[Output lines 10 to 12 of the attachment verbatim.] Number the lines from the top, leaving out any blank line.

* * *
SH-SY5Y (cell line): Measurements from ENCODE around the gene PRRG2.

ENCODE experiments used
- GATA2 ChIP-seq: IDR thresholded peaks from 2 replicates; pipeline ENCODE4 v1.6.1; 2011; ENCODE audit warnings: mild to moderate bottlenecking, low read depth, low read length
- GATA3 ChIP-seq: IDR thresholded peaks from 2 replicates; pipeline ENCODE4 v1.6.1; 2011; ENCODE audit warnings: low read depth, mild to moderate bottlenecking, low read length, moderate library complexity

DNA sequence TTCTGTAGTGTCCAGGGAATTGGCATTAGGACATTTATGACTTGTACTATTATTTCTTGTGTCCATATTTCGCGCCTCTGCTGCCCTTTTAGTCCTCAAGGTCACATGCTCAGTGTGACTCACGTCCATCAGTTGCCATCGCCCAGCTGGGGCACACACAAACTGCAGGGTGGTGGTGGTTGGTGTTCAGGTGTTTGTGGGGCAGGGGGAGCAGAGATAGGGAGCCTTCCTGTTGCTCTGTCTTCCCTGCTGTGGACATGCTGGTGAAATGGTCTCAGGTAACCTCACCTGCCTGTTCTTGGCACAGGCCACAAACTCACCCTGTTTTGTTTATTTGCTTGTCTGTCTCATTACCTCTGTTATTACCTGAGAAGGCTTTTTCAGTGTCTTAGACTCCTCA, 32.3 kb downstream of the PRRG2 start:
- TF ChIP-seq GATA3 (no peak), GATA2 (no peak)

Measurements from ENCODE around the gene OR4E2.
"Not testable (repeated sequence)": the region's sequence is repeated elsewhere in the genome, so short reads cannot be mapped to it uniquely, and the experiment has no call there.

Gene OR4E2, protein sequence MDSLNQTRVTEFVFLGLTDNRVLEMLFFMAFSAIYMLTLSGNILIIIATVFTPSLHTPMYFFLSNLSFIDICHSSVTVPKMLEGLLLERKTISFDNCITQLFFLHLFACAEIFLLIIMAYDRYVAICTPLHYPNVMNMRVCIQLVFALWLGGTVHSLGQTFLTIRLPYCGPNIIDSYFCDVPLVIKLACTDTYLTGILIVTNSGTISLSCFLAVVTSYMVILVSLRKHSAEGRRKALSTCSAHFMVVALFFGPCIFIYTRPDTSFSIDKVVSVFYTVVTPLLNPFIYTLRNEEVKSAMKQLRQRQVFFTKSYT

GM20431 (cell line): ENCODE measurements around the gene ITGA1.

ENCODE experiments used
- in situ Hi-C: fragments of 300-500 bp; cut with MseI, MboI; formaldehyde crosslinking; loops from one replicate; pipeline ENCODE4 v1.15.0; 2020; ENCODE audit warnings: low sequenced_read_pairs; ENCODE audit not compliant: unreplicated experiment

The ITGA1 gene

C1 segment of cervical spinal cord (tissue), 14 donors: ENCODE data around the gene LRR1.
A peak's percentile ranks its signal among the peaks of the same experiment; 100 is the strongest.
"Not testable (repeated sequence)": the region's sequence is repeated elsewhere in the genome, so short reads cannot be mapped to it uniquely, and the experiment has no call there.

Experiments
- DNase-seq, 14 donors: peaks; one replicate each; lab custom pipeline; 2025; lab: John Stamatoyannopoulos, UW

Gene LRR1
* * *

GM20431 (cell line): ENCODE measurements around the gene ITGA1.

ENCODE experiments used
- in situ Hi-C: fragments of 300-500 bp; cut with MseI, MboI; formaldehyde crosslinking; loops from one replicate; pipeline ENCODE4 v1.15.0; 2020; ENCODE audit warnings: low sequenced_read_pairs; ENCODE audit not compliant: unreplicated experiment